“Well, nuts. I guess I'll just paint”....were the sentiments of artist Jean Mannheim (1861-1945) in response to the changing styles of painting he observed in the last decade of the nineteenth century in Europe. “Composition and drawing, which had heretofore been stressed so forcibly, was now a secondary consideration. Everything was colour. When I first went to Paris, the impressionists were painting with big dots of colour. Two years later, I went back, and the pointillists were painting with little dots. Then came the post-impressionism, cubism, and other extremes. Finally, I thought, 'Well, nuts. I guess I'll just paint.'” (From the California Art Club Fall 2011 Newsletter).
Jean Mannheim (1861-1945) self portrait
There could not be a better example for how artists ought to approach their daily work. And yet, how does the imperative to “just paint” jive with developing a “signature style” a common quest by many artists? In their blogspot radio program, Artists Helping Artists, hosts Leslie Saeta and Dreama Tolle Perry have interviewed many successful artists posing to them that most common question by emerging artists: how can I develop a signature style? I believe the emerging artist is really asking two questions: First, how can I make the mark--the stroke on the painting surface--look distinctive, like mine and mine alone? And second, how do I develop an artistic voice? The most common answer given to the first question by successful artists interviewed on the program is time, lots of time.
When we recognize a signature mark in another artist we admire, it appears that those marks were made effortlessly. But analyzing the development of handwriting as a corollary to the development of a painter's signature marks, this skill comes by way of lots of practice. We start out by printing, carefully and slowly, gradually moving to cursive. Over the course of many years, writing our name over and over, our signature becomes a very distinctive and unique graphic mark. Here is what Julia Layton says:
When we were all kids in primary school, we learned to write based on a particular copybook - a style of writing. But with the passing of time, those writing characteristics we learned in school - our style characteristics - became only the underlying method of our handwriting. We developed individual characteristics that are unique to us and distinguish our handwriting from someone else's. Most of us don't write the way we did in first or second grade. And while two or more people may share a couple of individual characteristics, the chance of those people sharing 20 or 30 individual characteristics is so unlikely that many handwriting analysts would say it's impossible. Handwriting analysts can pretty much ignore the style characteristics, which are only useful for determining with a fair degree of certainty which copybook the writer learned from. The individual characteristics are what matter the most in determining authorship.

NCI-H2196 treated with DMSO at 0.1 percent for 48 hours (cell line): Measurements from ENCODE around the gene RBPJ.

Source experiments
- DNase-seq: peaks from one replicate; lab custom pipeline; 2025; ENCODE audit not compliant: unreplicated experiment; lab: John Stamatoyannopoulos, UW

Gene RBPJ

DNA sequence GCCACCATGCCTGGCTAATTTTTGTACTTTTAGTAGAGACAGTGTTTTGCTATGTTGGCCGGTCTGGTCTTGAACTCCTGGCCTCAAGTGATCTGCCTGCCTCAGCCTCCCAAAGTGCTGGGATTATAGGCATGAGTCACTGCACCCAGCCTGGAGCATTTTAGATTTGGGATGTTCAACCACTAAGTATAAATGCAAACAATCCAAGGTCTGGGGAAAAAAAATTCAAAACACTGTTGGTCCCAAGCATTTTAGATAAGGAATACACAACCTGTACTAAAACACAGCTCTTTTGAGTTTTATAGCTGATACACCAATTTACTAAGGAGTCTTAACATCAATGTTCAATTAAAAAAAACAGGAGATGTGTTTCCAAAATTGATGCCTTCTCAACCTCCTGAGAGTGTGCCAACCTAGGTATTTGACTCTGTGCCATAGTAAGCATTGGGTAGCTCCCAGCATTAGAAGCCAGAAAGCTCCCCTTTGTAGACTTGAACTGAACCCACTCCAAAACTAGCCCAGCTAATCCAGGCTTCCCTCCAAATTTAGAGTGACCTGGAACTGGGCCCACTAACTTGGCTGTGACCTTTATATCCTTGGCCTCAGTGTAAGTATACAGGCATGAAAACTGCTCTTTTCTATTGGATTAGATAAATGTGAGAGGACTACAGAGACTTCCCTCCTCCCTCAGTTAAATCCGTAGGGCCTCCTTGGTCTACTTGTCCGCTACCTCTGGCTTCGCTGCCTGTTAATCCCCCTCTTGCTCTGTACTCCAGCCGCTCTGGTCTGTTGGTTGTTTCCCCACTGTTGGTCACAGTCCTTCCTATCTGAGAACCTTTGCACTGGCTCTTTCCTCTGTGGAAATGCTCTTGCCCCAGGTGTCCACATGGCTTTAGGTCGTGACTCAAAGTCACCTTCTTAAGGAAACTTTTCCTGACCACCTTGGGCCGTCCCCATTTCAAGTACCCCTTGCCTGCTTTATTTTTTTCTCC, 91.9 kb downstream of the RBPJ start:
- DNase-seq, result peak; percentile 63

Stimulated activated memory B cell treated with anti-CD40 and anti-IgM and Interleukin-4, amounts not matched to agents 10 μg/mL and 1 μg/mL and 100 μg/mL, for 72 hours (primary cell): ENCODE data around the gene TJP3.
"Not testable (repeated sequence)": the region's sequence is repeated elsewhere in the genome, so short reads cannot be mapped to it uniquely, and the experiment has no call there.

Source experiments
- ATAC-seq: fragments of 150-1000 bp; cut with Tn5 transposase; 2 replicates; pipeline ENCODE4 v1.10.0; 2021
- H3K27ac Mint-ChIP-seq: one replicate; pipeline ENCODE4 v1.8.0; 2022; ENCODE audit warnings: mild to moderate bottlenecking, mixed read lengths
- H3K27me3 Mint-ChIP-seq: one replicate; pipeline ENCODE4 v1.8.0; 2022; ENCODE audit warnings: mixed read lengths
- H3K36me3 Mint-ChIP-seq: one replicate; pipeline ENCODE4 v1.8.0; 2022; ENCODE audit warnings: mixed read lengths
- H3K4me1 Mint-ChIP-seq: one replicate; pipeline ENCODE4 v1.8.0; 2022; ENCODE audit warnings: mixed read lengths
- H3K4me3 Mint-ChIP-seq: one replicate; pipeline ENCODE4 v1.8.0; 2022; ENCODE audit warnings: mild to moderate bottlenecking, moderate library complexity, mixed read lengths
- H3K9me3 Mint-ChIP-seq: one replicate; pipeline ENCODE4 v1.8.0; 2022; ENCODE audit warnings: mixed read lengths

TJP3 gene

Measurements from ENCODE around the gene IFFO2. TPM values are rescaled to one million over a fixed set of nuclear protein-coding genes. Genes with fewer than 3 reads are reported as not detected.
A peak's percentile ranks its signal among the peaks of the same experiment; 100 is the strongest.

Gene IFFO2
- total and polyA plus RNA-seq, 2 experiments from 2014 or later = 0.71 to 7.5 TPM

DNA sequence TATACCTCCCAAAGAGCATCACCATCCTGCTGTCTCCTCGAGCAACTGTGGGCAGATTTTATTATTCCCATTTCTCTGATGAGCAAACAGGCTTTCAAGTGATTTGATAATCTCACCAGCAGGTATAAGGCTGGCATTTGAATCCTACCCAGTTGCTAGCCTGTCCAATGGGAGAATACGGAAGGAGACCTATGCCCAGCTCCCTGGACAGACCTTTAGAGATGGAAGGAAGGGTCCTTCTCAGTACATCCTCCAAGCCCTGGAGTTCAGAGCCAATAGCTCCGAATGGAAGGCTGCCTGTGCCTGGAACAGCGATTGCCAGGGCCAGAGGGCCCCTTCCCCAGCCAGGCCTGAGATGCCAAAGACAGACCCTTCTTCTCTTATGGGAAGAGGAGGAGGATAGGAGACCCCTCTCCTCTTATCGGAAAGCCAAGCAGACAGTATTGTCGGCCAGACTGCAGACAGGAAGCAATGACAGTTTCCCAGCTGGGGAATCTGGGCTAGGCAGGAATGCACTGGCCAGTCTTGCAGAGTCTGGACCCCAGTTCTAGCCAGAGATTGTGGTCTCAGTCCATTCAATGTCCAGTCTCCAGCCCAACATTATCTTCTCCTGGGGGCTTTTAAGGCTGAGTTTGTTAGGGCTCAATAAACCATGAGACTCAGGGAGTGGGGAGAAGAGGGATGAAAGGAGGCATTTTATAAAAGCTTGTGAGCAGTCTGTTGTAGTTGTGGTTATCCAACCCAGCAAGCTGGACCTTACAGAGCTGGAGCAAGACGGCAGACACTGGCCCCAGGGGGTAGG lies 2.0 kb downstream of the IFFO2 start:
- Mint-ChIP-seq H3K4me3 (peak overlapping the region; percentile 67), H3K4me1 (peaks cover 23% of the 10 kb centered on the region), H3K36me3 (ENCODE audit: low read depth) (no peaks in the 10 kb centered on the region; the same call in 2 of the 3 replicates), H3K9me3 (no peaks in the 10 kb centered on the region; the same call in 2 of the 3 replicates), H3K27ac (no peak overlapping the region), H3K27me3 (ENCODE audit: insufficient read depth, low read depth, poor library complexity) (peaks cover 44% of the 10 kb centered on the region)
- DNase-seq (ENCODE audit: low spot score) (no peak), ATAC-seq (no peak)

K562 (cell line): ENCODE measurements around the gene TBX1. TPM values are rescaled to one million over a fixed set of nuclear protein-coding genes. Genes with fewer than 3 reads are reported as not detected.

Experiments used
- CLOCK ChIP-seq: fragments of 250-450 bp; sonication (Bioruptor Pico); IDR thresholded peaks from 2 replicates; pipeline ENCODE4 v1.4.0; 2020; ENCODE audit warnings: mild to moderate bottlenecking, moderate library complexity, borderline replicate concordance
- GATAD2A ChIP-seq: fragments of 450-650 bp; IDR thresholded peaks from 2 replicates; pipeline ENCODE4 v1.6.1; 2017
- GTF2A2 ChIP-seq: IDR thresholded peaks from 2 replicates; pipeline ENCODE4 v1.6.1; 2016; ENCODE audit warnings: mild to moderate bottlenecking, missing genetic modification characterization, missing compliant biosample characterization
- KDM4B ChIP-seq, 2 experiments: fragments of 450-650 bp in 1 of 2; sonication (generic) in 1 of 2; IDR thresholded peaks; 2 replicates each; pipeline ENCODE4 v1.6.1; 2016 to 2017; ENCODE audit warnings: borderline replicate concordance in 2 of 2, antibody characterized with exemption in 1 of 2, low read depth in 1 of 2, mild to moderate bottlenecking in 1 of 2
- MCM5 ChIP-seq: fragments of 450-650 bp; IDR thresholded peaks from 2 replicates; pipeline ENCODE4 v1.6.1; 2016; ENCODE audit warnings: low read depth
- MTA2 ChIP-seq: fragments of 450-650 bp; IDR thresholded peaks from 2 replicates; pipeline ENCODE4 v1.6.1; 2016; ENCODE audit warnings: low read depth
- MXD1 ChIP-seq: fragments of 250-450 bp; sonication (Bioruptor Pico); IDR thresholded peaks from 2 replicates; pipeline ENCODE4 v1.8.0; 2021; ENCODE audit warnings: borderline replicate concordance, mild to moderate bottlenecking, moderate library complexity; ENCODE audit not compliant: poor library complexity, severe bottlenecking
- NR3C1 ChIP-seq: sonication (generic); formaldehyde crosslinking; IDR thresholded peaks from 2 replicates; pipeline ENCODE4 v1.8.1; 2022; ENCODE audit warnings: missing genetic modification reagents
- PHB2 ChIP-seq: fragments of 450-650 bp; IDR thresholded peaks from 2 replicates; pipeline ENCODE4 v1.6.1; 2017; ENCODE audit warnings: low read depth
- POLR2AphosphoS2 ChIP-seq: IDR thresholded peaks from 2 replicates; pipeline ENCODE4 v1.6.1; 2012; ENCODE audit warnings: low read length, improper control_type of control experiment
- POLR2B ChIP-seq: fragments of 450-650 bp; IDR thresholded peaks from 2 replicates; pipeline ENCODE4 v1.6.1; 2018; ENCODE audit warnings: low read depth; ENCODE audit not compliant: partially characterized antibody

Similarly, as painters, if we “just paint” (a lot), a signature mark will emerge over time.
And what about artistic voice? How does that develop? My expanded answer to this question and the “signature style” question is inspired by artist Daniel Gerhartz: Paint with honesty. This is where art and art making moves to a new and more difficult level. It implies that the artist combines technical skills based on an honest visual response to the subject, with an honest emotional response to the subject. That honest voice—honed over many years of developing skills and sorting and sifting through style characteristics (by other artists, strokes, marks, subjects)--eventually finds its roots in our own unique individual characteristics. Artist Robert Genn further emphasizes that we ought to pay attention to our “mistakes” or deviations from the standard which point to individual characteristics emerging.
It seems we could say then, that when we paint with honesty, we paint with our own unique DNA. The result is both signature style and artistic voice.
Over time, as with learning to sign our own names very simply but also with total uniqueness and a reflection of ourselves, each paint stroke becomes both simpler to make and more weighted with meaning. Indeed, the result can look simple to the viewer; perhaps it feels simple to the artist because he or she is no longer paying attention to process but instead to expression. In the words of composer and pianist Frederic Chopin: Simplicity is the final achievement. After one has played a vast quantity of notes and more notes, it is simplicity that emerges as the crowning reward of art.